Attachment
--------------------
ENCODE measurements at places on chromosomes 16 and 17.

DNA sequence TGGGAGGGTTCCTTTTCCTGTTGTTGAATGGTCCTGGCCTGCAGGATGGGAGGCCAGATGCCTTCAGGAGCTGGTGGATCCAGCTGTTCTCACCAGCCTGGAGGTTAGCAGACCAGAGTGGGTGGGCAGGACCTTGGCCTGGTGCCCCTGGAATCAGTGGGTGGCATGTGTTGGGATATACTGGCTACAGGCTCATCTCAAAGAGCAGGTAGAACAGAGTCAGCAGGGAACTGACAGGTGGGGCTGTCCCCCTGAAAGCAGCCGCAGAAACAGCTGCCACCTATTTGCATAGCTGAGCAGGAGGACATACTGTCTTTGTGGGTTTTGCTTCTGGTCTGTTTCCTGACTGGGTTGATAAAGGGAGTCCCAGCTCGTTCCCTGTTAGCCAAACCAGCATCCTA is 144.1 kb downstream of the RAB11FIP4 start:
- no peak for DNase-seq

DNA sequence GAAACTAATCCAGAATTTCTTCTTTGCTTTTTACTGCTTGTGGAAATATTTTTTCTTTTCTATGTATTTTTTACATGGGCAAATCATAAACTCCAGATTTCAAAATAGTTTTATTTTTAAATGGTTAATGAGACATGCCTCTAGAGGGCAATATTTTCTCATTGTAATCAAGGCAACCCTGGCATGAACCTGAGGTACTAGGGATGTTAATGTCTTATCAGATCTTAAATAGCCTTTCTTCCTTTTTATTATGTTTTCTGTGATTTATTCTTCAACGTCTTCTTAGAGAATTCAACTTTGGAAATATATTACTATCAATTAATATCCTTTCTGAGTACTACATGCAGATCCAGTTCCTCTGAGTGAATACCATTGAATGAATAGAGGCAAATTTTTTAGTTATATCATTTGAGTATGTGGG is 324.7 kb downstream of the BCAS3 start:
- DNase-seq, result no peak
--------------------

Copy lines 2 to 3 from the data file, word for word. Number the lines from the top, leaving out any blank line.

DNA sequence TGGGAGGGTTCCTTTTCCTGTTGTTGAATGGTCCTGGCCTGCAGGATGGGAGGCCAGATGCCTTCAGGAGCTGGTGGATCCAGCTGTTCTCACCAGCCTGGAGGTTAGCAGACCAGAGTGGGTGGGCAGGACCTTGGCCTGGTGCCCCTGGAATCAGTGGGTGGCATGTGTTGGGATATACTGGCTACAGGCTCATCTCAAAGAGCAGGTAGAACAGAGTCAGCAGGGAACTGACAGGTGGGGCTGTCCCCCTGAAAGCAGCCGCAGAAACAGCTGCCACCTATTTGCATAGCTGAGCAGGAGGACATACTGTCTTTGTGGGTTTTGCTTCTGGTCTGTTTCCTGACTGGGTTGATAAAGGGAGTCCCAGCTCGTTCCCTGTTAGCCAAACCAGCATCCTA is 144.1 kb downstream of the RAB11FIP4 start:
- no peak for DNase-seq